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ARS Home » Plains Area » College Station, Texas » Southern Plains Agricultural Research Center » Insect Control and Cotton Disease Research » Research » Publications at this Location » Publication #302422

Title: Effect of gossypolone on the growth and development of helicoverpa zea

item Stipanovic, Robert - Bob
item Esquivel, Jesus
item Westbrook, John
item Puckhaber, Lorraine
item O Neil, Thomas - Mike
item Bell, Alois - Al
item Duke, Sara
item Dowd, Michael
item HAKE, KATER - Cotton, Inc

Submitted to: National Cotton Council Beltwide Cotton Conference
Publication Type: Abstract Only
Publication Acceptance Date: 2/10/2014
Publication Date: 3/10/2014
Citation: Stipanovic, R.D., Esquivel, J.F., Westbrook, J.K., Puckhaber, L.S., O Neil, T.M., Bell, A.A., Duke, S.E., Dowd, M.K., Hake, K.D. 2014. Effect of gossypolone on the growth and development of helicoverpa zea. Proceedings of the Beltwide Cotton Conferences. p. 706.

Interpretive Summary:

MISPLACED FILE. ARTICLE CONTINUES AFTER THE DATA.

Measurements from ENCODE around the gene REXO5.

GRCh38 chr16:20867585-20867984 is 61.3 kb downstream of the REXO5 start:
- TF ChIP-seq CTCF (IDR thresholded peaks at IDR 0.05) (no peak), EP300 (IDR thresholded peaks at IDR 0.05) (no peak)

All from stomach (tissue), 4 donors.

Technical Abstract: The pigment glands of the cotton plant (Gossypium) produce terpenoid aldehydes that protect the plant from herbivorous insects. Of these terpenoids, the most extensively studied is gossypol. Gossypolone, a compound closely related to gossypol, has been reported in these pigment glands but its activity against Helicoverpa zea (Boddie) has not been reported. We now report the effect of gossypol and gossypolone fed to 1st instar of H. zea at concentrations of 0.06%, 0.08% and 0.12% in an artificial diet. In previous studies, gossypol showed a hormetic effect when fed to Heliothis virescens (Fabricius) or Helicoverpa armigera (Hübner); in the present study gossypol also showed a hormetic effect when fed to H. zea. Gossypolone did not exhibit a hormetic effect at the concentrations tested, but pupae from larvae fed 0.12% gossypolone were significantly smaller than those fed the control diet or any of the diets with gossypol. Gossypol at the concentrations tested did not extend days-to-pupation, but in an earlier study gossypol at 0.16% extended days-to-pupation from 13.9 days (± 0.5) to 22.6 days (± 1.0). In this study, gossypolone also extended days-to-pupation but at a lower concentration [i.e., gossypolone at 0.12% extended days-to-pupation from 13.3 days (± 0.1) for the control to 20.8 days (± 0.7)]. A delay in days-to-pupation will reduce the number of generations that develop during a growing season, and may reduce larval survival. Manipulation of the genes responsible for the biosynthesis of gossypolone in cotton plants could provide an overall increase in resistance to Heliothines pests of cotton.